Russia reports March CPI. Headline inflation is expected to rise a tick to 5.8% y/y. If so, it would be the highest since November 2016 and further above the 4% target. Next policy meeting is April 23 and another 25 bp hike to 4.75% is expected after it hiked rates for the first time at the March 19 meeting. Consensus sees 25 bp of tightening in both Q2 and Q3, followed by another 25 bp hike to 5.25% by mid-2022. We see potential for a more aggressive tightening cycle. February trade and Q1 current account data will be reported Friday.
Japan reported February real cash earnings and household spending. Earnings rose 0.2% y/y vs. expectations of a -0.1% y/y drop. January was revised down to -0.6% y/y from -0.1% previously. Still, household spending weakened to -6.6% y/y vs. -5.0% expected and -6.1% in January. This suggests Q1 GDP is likely to come in a bit weaker than expected when it is reported May 18, though the Q2 outlook has been improving as lockdowns end. Bloomberg consensus sees GDP contacting -4.2% q/q in Q1 followed by 5.7% q/q growth in Q2.
Reserve Bank of Australia delivered a dovish hold. All policy settings were left unchanged but the bank said it will decide later this year whether to maintain the April 2024 bond as its YCC target or shift to the next maturity. The RBA repeated existing forward guidance that rate hikes won’t be seen until 2024 “at the earliest,” but a shift in the YCC bond to November 2024 would suggest that a 2025 lift-off may be more likely. Governor Lowe noted that the bank’s first AUD100 bln of longer-dated bond purchases is almost complete and that the second AUD100 bln program will begin next week. He added that “Beyond this, the bank is prepared to undertake further bond purchases if doing so would assist with progress towards the goals of full employment and inflation.”
Without a stronger commitment against rising yields, we think markets will eventually test the RBA again. While Aussie yields have stopped rising for now, we think this is due mostly to the stall in US rates. If the upward creep in longer-dated global yields resumes as we expect, the RBA may have to take a stronger stand at the next meeting May 4. Of note, the April 2024 yield has moved back above the 0.10% target to trade around 0.11%, while the November 2024 yield is trading much higher at 0.28%. The good news for the RBA is that the Australian dollar has depreciated 0.5% today and more than 2% since the March 2 meeting. Ahead of the RBA’s financial stability review Friday, Lowe stressed that “Given the environment of rising housing prices and low interest rates, the bank will be monitoring trends in housing borrowing carefully. It is important that lending standards are maintained.”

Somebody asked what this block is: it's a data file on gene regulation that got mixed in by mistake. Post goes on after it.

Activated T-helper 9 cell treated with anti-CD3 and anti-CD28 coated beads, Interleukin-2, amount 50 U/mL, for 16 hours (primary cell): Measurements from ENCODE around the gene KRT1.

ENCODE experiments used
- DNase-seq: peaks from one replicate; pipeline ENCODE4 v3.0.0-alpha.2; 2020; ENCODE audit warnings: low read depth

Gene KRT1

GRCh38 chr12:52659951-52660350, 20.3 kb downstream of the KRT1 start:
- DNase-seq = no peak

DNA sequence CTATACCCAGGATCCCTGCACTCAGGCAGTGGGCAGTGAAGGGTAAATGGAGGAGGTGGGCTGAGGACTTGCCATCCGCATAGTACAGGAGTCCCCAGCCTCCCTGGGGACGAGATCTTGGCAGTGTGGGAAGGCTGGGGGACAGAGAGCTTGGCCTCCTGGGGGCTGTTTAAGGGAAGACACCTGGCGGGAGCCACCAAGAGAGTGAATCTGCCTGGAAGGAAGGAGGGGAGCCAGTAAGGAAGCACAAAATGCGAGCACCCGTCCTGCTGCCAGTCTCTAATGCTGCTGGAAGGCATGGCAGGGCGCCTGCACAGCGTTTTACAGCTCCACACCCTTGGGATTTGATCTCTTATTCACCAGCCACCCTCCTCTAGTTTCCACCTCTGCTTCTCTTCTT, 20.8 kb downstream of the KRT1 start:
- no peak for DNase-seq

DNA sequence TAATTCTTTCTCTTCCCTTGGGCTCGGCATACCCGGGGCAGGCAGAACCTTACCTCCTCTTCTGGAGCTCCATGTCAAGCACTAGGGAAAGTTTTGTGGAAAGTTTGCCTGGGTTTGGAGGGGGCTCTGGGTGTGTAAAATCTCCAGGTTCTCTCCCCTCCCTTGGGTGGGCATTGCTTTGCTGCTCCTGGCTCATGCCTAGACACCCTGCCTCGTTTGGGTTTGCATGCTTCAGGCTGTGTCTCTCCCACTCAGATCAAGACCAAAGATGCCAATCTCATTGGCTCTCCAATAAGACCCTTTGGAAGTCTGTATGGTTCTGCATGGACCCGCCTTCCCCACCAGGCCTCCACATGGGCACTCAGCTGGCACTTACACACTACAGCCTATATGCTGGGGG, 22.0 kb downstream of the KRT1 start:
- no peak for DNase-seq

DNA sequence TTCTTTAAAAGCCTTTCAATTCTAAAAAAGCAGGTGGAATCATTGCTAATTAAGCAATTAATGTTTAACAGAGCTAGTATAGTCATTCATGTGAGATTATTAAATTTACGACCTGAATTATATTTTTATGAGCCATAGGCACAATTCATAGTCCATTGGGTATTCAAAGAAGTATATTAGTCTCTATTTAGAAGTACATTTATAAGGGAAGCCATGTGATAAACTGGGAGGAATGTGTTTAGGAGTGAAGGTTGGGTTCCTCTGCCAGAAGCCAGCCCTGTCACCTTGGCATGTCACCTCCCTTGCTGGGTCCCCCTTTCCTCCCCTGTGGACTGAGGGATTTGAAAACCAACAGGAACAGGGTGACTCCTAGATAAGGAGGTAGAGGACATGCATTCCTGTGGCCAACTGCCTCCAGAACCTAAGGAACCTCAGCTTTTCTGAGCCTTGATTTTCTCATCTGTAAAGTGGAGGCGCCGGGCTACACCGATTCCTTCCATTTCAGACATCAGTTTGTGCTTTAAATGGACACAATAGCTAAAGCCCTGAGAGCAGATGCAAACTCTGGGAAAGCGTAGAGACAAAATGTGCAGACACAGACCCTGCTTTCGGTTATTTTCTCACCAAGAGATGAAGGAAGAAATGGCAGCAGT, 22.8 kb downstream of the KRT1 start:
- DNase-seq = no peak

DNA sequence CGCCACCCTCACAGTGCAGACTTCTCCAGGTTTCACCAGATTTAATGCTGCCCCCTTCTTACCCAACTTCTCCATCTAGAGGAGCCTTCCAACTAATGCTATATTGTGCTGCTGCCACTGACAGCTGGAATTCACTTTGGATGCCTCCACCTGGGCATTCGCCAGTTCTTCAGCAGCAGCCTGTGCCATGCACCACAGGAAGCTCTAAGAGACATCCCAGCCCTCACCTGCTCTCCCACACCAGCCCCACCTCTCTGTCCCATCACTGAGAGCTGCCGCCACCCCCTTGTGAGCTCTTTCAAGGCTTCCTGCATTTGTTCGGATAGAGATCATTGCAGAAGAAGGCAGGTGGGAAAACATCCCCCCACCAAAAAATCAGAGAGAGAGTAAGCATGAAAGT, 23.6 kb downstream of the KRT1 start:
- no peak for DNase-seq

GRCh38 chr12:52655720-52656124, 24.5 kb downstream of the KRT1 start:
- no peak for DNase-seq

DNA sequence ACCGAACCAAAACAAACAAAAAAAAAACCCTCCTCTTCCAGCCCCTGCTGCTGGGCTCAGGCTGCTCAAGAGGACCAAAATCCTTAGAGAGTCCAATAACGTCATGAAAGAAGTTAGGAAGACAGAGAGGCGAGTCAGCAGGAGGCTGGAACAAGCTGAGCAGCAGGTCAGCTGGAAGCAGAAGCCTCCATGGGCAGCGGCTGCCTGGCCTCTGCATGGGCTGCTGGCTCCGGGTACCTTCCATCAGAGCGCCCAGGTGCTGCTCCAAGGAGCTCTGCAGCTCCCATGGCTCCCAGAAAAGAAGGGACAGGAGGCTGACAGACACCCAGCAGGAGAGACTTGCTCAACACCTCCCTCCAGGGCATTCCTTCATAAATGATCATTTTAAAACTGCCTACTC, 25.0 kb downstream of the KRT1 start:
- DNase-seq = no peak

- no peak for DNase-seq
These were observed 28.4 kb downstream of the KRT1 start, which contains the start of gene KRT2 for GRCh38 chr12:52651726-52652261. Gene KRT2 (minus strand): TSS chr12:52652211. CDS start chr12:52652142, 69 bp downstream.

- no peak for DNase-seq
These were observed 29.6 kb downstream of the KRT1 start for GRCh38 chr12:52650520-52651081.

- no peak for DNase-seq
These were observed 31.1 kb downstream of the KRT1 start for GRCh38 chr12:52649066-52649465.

Caixin reported March services and composite PMI readings. Services rose to 54.3 vs. 52.1 expected and 51.5 in February, which pulled the composite up to 53.1 from 51.7 in February. Last week, Caixin reported weaker than expected manufacturing PMI of 50.6 vs. 50.9 in February, while official manufacturing and non-manufacturing PMIs came in stronger than expected at 51.9 and 56.3, respectively. For now, the recovery remains solid as policymakers remain focused on rebalancing and deleveraging the economy.
Reports suggests the PBOC has asked the major banks to curtail lending for the rest of the year. At a March 22 meeting, the central bank told local banks to keep new loans in 2021 at roughly the same level as last year. Data suggest this would result in overall annual loan growth of around 11%, which would be the slowest in more than 15 years. Some foreign banks were reportedly urged to rein in additional lending through so-called window guidance recently. The January-February surge in new loans is clearly causing concerns at the PBOC, and we suspect March will also show a big increase. That data will be reported sometime over the next week.